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|The picture shows a view of this Boxed Set of (4) Different Unused Morton Salt Advertising Character Coffee Cups. The same images are on the other side of the cups. These were created for the company's 150th anniversary in 1998. A similar set was made in the 1970s which also showed the slogan as well. These cups show the design changes of the Morton salt girl over the years. They show the years 1914, 1921, 1956 & 1968. These were a mail away premium like the other set. They may have been available in stores as well. This set comes with its original mailer box with a styrofoam insert. Also included is an advertising brochure that came wit this cup set. It has a short company history and (6) versions of Morton Salt cans pictured over the years as well. The coffee cups each measure about 3-3/4'' tall. They are all in mint unused condition. Below here is some Historic reference information about Morton Salt and the Morton Salt advertising character girl:|
The Morton Umbrella Girl - my how she's changed . . .
The Morton Umbrella Girl has been an enduring icon since she first appeared on our table salt packaging in 1914. The idea for the little girl and her slogan, ''When it Rains, it Pours,'' was the result of Morton's first advertising campaign in 1911. The agency selected was charged with creating a series of ads to run in Good Housekeeping magazine. One of the concepts presented to Morton was an image of a little girl holding an umbrella in one hand to ward off falling rain and in the other hand, a package of salt that was tilted back with the spout open and salt running out. Morton loved the picture that expressed the Morton message, the message that salt would run in damp weather. But they felt the copy that went with it ''Even in rainy weather, it flows freely'' was too long. They felt it needed to be shorter and snappier. More suggestions included ''Flows Freely,'' ''Runs Freely,'' ''Pours'' and finally, an old proverb, ''It never rains, but it pours.'' The adage was vetoed as being too negative, and a more positive spin on it resulted in the now famous slogan, ''When it Rains It Pours.'' The ageless lassie has continued to change with the times and has had several makeovers to modernize her looks. Updates began in 1921 and continued in 1933, 1941, 1956 and 1968. My how the little girl has changed.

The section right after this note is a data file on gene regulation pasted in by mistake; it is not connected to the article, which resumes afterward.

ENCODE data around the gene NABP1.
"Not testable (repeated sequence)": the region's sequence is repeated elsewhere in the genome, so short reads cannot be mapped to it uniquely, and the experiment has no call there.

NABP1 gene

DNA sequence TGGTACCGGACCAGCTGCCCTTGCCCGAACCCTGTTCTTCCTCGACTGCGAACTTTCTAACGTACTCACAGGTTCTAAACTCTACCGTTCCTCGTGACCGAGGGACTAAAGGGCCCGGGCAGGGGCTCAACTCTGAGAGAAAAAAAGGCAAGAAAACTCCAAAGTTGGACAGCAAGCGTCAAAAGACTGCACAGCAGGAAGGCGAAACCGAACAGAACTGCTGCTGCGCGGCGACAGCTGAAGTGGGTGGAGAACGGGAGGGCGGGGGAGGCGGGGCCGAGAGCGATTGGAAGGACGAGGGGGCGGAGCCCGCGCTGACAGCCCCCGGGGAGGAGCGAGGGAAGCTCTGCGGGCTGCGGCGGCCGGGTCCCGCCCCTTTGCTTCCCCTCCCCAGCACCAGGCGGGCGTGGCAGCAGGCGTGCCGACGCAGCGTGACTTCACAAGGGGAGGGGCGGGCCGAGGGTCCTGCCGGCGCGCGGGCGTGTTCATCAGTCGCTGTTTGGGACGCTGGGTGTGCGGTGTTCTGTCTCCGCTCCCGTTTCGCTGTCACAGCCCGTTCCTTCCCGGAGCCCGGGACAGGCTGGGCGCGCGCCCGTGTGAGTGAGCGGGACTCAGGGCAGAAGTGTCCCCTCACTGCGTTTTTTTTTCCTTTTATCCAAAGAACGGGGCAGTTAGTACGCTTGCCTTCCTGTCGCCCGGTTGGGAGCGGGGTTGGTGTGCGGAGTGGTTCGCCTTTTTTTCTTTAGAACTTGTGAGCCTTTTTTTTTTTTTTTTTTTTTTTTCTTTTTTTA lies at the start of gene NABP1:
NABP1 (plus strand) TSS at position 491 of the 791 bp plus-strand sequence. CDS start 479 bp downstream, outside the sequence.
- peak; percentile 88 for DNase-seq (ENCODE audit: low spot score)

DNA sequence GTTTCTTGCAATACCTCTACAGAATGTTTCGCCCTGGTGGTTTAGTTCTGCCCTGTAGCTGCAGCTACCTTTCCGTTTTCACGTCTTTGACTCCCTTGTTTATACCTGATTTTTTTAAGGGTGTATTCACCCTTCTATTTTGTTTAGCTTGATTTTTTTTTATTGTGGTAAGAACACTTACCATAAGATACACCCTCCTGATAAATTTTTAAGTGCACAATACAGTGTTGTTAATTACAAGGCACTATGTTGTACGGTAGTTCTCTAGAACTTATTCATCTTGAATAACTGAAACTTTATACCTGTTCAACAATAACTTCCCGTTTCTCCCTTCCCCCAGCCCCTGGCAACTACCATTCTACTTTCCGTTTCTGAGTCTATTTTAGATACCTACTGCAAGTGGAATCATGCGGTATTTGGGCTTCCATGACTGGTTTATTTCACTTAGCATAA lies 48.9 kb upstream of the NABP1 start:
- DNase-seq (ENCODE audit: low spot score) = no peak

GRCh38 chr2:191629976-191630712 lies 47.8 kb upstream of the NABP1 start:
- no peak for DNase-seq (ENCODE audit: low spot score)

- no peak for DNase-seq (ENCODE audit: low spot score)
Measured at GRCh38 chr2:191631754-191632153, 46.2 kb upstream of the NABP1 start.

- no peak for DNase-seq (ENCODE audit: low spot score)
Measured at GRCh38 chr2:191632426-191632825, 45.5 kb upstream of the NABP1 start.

In 1848, Morton Salt had its beginning in Chicago as a small, Midwestern sales agency. It started to grow as the population headed west, and kept growing long after the West was settled. Today the business, still headquartered in Chicago, is North America's leading producer and marketer of salt for home, water conditioning, industrial, agricultural and highway use. The firm was incorporated as the Morton Salt Company in 1910. By then it was both a manufacturer and a merchant of salt. Among its products was a free running salt in a round package with a patented spout, and various bulk salt grades for farm and industry.
The company developed a salt that would be free running even in damp weather. In 1911, a little girl with an umbrella and her now famous slogan, ''When It Rains It Pours'', were created to promote this new product in a national consumer advertising campaign. The Morton Umbrella Girl and slogan first appeared on the blue package of table salt in 1914. Throughout the years the ageless girl has changed dresses and hairstyles to stay fashionable. She was updated in 1921, 1933, 1941, 1956 and 1968. Together they have symbolized the growth and progress of the company through the years.